Clarion, Pa.- On Saturday Feb. 21 in the Carlson Library, the Campus Girl Scouts held the annual Girl Scout
leadership program; the theme for this year was “World Thinking Day.”
The troops featured a table displaying different parts of the world, where each country showed facts about themselves respectively. There was also a tourist table for girls not assigned to a country. The event ran from 11 a.m. to 4:30 p.m. and had a great turnout.
Junior Clarissa Potsubay, president of Campus Girl Scouts of Clarion University, said she become involved in Girl Scouts in the fifth grade because “a friend made me get involved, and afterwards I fell in love with it and its purpose. I also joined the day camp and had a great experience with it.”
The Girl Scouts originally started in 1912 with 18 members in Savannah, Georgia. Juliette Gordon Low, the founder, believed that all girls deserved the chance to develop spiritually, honesty, fairness, sisterhood, mentally, and physically.
Potsubay wants the girls to “grow into strong, confident women, like how right now they are sharing what they have learned during this event and that they will get something out of the experience and use the experience later in life.”
The Girl Scouts is open to girls of any age. Age groups involved in Scouts are color-coded by a vest or sash. The colors range from light blue, brown, green and red.
Besides being famous for their service, achievements and experience, the Girl Scout logo is sign language for peace, another one of attribute of the group. The Girl Scouts lives by the promise “On my honor, I will try: To serve God and my country, to help people at all times and to live by the Girl Scout Law.”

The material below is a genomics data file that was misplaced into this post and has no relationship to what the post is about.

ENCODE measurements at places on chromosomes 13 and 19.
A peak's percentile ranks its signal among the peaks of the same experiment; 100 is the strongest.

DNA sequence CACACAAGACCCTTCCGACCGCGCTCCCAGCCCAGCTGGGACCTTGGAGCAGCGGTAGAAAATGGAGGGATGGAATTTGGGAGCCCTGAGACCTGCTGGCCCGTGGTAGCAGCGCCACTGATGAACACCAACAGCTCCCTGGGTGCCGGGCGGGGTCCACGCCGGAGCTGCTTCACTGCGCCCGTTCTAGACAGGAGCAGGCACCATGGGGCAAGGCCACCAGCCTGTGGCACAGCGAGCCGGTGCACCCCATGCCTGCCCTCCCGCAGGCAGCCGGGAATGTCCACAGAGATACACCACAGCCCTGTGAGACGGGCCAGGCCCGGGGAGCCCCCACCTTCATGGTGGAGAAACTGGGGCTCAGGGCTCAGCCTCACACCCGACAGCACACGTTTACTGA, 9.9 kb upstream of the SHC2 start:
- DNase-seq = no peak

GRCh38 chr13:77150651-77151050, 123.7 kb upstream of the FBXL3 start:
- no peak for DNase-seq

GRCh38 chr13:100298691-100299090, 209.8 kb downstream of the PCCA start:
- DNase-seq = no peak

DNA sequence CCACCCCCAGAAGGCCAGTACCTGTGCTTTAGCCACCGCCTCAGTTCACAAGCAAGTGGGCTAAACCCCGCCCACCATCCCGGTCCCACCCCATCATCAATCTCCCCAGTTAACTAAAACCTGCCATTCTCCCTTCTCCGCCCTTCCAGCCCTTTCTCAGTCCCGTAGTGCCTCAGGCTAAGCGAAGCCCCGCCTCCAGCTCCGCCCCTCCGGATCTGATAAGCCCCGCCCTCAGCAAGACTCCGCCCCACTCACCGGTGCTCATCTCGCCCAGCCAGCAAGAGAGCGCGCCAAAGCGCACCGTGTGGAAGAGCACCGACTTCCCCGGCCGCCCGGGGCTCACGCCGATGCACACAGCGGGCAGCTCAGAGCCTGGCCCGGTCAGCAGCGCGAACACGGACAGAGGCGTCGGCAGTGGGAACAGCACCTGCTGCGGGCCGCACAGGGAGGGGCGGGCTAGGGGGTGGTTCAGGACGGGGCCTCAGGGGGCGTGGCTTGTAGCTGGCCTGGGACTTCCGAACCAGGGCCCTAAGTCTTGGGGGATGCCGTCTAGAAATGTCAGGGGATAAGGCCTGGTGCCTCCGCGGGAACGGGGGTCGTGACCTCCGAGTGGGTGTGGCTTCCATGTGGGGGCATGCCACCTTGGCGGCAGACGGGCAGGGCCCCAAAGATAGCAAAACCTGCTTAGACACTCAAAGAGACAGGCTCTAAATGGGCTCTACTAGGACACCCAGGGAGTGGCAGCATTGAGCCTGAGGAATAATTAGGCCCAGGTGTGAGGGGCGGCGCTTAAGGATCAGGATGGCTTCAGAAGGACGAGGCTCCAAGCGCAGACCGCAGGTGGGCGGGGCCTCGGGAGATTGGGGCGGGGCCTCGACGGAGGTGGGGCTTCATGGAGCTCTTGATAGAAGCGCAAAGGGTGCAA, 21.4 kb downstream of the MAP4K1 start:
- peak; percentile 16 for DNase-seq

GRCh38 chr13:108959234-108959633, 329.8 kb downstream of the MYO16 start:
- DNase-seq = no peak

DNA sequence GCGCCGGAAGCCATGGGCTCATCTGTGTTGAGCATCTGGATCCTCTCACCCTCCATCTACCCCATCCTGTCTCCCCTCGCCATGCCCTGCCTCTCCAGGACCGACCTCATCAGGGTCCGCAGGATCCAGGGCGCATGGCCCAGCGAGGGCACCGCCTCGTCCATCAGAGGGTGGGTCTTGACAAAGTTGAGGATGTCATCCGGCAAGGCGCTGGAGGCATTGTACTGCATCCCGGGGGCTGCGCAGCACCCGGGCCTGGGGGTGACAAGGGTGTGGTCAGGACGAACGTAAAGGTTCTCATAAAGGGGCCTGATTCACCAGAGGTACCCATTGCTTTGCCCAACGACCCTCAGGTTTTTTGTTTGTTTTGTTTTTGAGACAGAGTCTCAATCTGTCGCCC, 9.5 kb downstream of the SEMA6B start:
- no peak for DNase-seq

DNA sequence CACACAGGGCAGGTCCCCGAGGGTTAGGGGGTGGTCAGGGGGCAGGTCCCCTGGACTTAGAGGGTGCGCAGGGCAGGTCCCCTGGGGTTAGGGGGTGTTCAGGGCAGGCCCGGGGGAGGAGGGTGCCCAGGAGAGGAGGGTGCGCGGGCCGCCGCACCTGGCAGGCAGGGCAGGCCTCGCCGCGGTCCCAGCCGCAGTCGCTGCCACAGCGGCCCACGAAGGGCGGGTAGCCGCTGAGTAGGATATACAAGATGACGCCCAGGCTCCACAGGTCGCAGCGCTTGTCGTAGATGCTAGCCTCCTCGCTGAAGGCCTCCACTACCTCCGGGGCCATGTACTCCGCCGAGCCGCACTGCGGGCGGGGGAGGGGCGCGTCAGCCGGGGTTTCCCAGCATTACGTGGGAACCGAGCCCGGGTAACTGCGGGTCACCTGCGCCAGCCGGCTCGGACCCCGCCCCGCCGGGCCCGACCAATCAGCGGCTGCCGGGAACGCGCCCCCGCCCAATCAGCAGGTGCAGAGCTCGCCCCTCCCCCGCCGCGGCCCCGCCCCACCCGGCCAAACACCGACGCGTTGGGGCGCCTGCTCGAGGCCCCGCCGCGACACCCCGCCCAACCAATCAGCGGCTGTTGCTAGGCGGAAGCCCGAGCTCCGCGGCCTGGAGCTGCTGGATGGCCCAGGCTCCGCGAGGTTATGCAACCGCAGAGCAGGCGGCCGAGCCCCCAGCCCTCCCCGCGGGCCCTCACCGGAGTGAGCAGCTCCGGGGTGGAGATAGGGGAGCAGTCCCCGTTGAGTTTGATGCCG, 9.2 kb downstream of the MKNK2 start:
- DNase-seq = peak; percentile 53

Known for their history, Girl Scouts features a museum within The Girl National Historic Preservation Center, located in New York City, New York. The museum houses 650 uniforms, 60,000 photographs and a timeline of the Girl Scouts group.
Girl Scouts are most commonly known for their cookies. The Campus Girl Scouts have a cookie sale in the spring of each year. Their cookies are the organizations biggest profit due to the fact that it is a $700 million empire.
The Girl Scouts program is available for girls ranging in ranks from Daisies to Cadets, which is kindergarten through 12th grade. By participating in Girl Scouts, girls can receive awards based on acquiring skills such as first-aid, camping and community service. Girls can also earn badges and a chance to earn a scholarship.
Potsubay said, “Being a part of Girl Scouts has open a lot of opportunities to me, and the friendships that I have made brought people that I never would have imagined meeting into my life.”